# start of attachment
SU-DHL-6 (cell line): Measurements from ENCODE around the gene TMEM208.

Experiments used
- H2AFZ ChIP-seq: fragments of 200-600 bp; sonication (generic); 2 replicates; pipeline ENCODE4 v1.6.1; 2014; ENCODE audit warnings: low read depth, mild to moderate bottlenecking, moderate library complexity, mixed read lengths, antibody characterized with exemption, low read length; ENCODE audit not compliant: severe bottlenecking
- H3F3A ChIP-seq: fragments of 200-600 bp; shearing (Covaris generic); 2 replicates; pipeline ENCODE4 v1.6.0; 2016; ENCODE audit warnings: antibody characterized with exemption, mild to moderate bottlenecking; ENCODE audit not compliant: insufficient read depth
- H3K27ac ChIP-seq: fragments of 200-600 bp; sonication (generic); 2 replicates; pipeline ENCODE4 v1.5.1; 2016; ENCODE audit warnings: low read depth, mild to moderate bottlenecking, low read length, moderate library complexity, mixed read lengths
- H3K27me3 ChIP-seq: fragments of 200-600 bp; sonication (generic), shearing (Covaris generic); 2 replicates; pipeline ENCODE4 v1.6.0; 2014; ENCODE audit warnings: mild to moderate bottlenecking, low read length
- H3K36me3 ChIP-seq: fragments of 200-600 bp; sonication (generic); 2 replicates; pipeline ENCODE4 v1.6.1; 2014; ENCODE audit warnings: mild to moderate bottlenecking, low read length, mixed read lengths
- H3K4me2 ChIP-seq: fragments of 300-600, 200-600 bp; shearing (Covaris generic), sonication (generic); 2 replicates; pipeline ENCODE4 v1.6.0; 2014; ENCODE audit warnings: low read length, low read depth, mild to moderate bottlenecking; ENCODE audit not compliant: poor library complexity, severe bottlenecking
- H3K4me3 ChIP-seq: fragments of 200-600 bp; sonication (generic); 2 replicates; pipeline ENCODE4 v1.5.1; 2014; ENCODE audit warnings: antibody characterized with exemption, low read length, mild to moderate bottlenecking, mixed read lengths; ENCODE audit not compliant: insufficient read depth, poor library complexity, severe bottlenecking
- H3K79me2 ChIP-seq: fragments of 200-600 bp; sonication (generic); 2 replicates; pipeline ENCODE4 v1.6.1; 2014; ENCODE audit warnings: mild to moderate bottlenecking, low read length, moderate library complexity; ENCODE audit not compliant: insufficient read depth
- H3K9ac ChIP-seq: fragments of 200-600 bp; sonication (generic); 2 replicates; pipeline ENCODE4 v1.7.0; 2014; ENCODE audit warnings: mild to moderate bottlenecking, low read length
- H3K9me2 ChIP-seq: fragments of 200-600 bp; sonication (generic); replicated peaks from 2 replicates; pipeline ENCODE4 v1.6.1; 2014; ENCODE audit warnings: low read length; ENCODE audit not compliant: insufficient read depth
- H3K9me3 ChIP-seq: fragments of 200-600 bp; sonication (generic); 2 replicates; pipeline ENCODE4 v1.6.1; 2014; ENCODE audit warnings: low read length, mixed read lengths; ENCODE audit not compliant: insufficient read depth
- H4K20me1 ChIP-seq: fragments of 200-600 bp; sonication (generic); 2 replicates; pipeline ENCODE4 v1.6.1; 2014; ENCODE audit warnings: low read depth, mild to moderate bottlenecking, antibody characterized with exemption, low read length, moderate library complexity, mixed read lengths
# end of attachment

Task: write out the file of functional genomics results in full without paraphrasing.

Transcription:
SU-DHL-6 (cell line): Measurements from ENCODE around the gene TMEM208.

Experiments used
- H2AFZ ChIP-seq: fragments of 200-600 bp; sonication (generic); 2 replicates; pipeline ENCODE4 v1.6.1; 2014; ENCODE audit warnings: low read depth, mild to moderate bottlenecking, moderate library complexity, mixed read lengths, antibody characterized with exemption, low read length; ENCODE audit not compliant: severe bottlenecking
- H3F3A ChIP-seq: fragments of 200-600 bp; shearing (Covaris generic); 2 replicates; pipeline ENCODE4 v1.6.0; 2016; ENCODE audit warnings: antibody characterized with exemption, mild to moderate bottlenecking; ENCODE audit not compliant: insufficient read depth
- H3K27ac ChIP-seq: fragments of 200-600 bp; sonication (generic); 2 replicates; pipeline ENCODE4 v1.5.1; 2016; ENCODE audit warnings: low read depth, mild to moderate bottlenecking, low read length, moderate library complexity, mixed read lengths
- H3K27me3 ChIP-seq: fragments of 200-600 bp; sonication (generic), shearing (Covaris generic); 2 replicates; pipeline ENCODE4 v1.6.0; 2014; ENCODE audit warnings: mild to moderate bottlenecking, low read length
- H3K36me3 ChIP-seq: fragments of 200-600 bp; sonication (generic); 2 replicates; pipeline ENCODE4 v1.6.1; 2014; ENCODE audit warnings: mild to moderate bottlenecking, low read length, mixed read lengths
- H3K4me2 ChIP-seq: fragments of 300-600, 200-600 bp; shearing (Covaris generic), sonication (generic); 2 replicates; pipeline ENCODE4 v1.6.0; 2014; ENCODE audit warnings: low read length, low read depth, mild to moderate bottlenecking; ENCODE audit not compliant: poor library complexity, severe bottlenecking
- H3K4me3 ChIP-seq: fragments of 200-600 bp; sonication (generic); 2 replicates; pipeline ENCODE4 v1.5.1; 2014; ENCODE audit warnings: antibody characterized with exemption, low read length, mild to moderate bottlenecking, mixed read lengths; ENCODE audit not compliant: insufficient read depth, poor library complexity, severe bottlenecking
- H3K79me2 ChIP-seq: fragments of 200-600 bp; sonication (generic); 2 replicates; pipeline ENCODE4 v1.6.1; 2014; ENCODE audit warnings: mild to moderate bottlenecking, low read length, moderate library complexity; ENCODE audit not compliant: insufficient read depth
- H3K9ac ChIP-seq: fragments of 200-600 bp; sonication (generic); 2 replicates; pipeline ENCODE4 v1.7.0; 2014; ENCODE audit warnings: mild to moderate bottlenecking, low read length
- H3K9me2 ChIP-seq: fragments of 200-600 bp; sonication (generic); replicated peaks from 2 replicates; pipeline ENCODE4 v1.6.1; 2014; ENCODE audit warnings: low read length; ENCODE audit not compliant: insufficient read depth
- H3K9me3 ChIP-seq: fragments of 200-600 bp; sonication (generic); 2 replicates; pipeline ENCODE4 v1.6.1; 2014; ENCODE audit warnings: low read length, mixed read lengths; ENCODE audit not compliant: insufficient read depth
- H4K20me1 ChIP-seq: fragments of 200-600 bp; sonication (generic); 2 replicates; pipeline ENCODE4 v1.6.1; 2014; ENCODE audit warnings: low read depth, mild to moderate bottlenecking, antibody characterized with exemption, low read length, moderate library complexity, mixed read lengths